Hold on, stressed-out video editor. PAL and NTSC is not Rec. 709. If you use the ARIB bar and studio swing in Premiere Pro, you’re obviously not going to conform to either PAL or NTSC, unless you tell Premiere Pro that’s what you want.

This situation happens if you shoot in HD in Rec. 709 but want to deliver to SDTV PAL or NTSC.

The first step is to specify the settings of your sequence. But, being Premiere Pro, it does not touch your native footage in any way. To ensure your colors and lumas are broadcast safe, you must use the Broadcast Colors effect:

Let me repeat: You don’t use this effect for HDTV export or 1080p or 720p export. You only use it for PAL or NTSC export.

Here are the settings explained:

  • Broadcast Locale – PAL or NTSC. Plain enough.
  • How to Make Color Safe – This tells Premiere Pro how you want to ‘bring down’ the colors without wasting time grading each one. There are four options. I suggest you try ‘Reduce Saturation’, since this corresponds to your footage most closely.
  • Maximum Signal Amplitude (IRE) – Now this is something that most don’t get. The maximum IRE for Rec. 709 is 100 IRE, we already know that. However, why is the default value 110?? Simple. In the real world, most major broadcast stations allow a 5% variation either way (for chroma). E.g., the BBC specifies -5% to 105% (total range 110 IRE) for RGB components or chroma; and -1% and 103% (total range 104 IRE) for luma. The BBC explicitly states that an error will only be detected if the out of gamut pixels exceed 1% of the total pixels.

This is where having a calibrated broadcast monitor (PAL or NTSC, not HDTV!!) helps. Not only can you see the color bar correctly, but you can also see the impact of keeping the Maximum Signal Amplitude at 110 while adjusting the second option. In plain speak, you try to Reduce Saturation or Reduce Luminance, and only if neither works do you reduce Maximum Signal Amplitude. This is simply not possible with an sRGB monitor.

To recap this section:

  • For PAL and NTSC standard definition delivery, use the Broadcast Colors effect, and study the effects on a PAL or NTSC broadcast monitor.
  • For HDTV delivery, don’t use Broadcast Colors, and study the effects on an HDTV broadcast monitor.

Warning: Only use the Broadcast Colors effect for minute adjustments. If the changes needed to be made are drastic, you must color correct. The former clips your values, the latter will give you smoother tones and roll-offs.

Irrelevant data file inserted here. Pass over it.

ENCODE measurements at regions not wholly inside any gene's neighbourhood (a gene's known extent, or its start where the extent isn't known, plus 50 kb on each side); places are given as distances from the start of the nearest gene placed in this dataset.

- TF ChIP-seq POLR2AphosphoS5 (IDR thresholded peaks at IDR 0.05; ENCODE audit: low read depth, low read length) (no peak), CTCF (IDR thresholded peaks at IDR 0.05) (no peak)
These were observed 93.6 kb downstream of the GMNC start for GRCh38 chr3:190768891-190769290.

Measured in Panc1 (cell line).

While making adjustments to your grade (only for PAL or NTSC), you might want to check or uncheck the ‘Setup (7.5 IRE)’ box in the YC waveform. In the case of PAL, nothing needs to be done. In the case of NTSC, you might want to check the Setup (7.5 IRE) box. Mind you, this does not change your footage or signals in any way. It just remaps the YC waveform so you know the relative levels of things. Ultimately, Premiere Pro will automatically conform your timeline on export to the necessary standards.

The takeaway

Now we know that Premiere Pro works in studio swing, under Rec. 709. So, when you work with video shot in Rec. 709, you need not do anything to conform to Rec. 709 as long as your luma falls between 0 IRE and 100 IRE throughout your timeline.

Did I just state the obvious? If you shoot in Rec. 709, shouldn’t the video be between 0 IRE and 100 IRE anyways and always? It should be, but sometimes it isn’t. The usual culprits are those cameras that have a high dynamic range, and record RAW. To pass on the benefits of this extended range also while shooting codecs like Prores, etc., they knowingly allow some ‘extra’ stuff into the image. This means, you have important data that falls outside the studio swing range, but within the full range.

These images look great on sRGB monitors, but are unacceptable for broadcast. When you bring these images into Premiere Pro and study their YC waveforms, you’ll see them extending beyond the 0-100 IRE regions. When you see this happening, you need to grade to bring the video levels back into the acceptable zone. Then carry on. Premiere Pro does the rest. The simplest tool that allows you to get levels within the legal range is ‘Levels’.

Let’s recap:

  • If your footage was shot in Rec. 709, you don’t need to do anything in Premiere Pro as far as settings or effects are concerned.
  • Just make sure the video levels stay within the 0-100 IRE range. Use the YC waveform monitor and view the Program Monitor on a calibrated HDTV broadcast monitor to make sure. It’s only studio swing if both agree it is.

But what about full swing? How does Premiere Pro handle that par? That’s what we’ll look at in Part Three, and lay this demon to rest.

Exclusive Bonus: Download my free cheatsheet (with examples) of the most used focal lengths in film (PDF file optimized for mobiles and tablets).

3 replies on “What is Full Swing, Studio Swing; and How to Work with Video Levels in Adobe Premiere Pro? (Part Two)”

  1. Excuse my bad English
    You forget the x.v.Color space (or xvYCC) that is officialy suported by the Sony and Panasonic TV’s and camcorders. . It’s exactly the same as Broadcast level but with no above limit (Y=16-255 + preserving the high bright colors that can bee encoded in UV). So, it’s common to have red at 325 in a lava flow, green at 275 and blue at 280 in the sky. In fac, almost all the camcorder records this signal. I recorded already such levels with my first Sony DV camcorder in 1999. An NLE such as Edius does not clips this signal. It’s very important for high quality storage or for lossless converting to another YUV codec. If you do the same in Resolve set in the full level worflow, nothing is clipped in the timeline, but at Deliver time, all the values that are above 255 are clipped at 255 with hue shift. It’s a big loss for later grading, even if the final goal is broadcast level. You can no more recover de the original colors to fall in the broadcast safe space.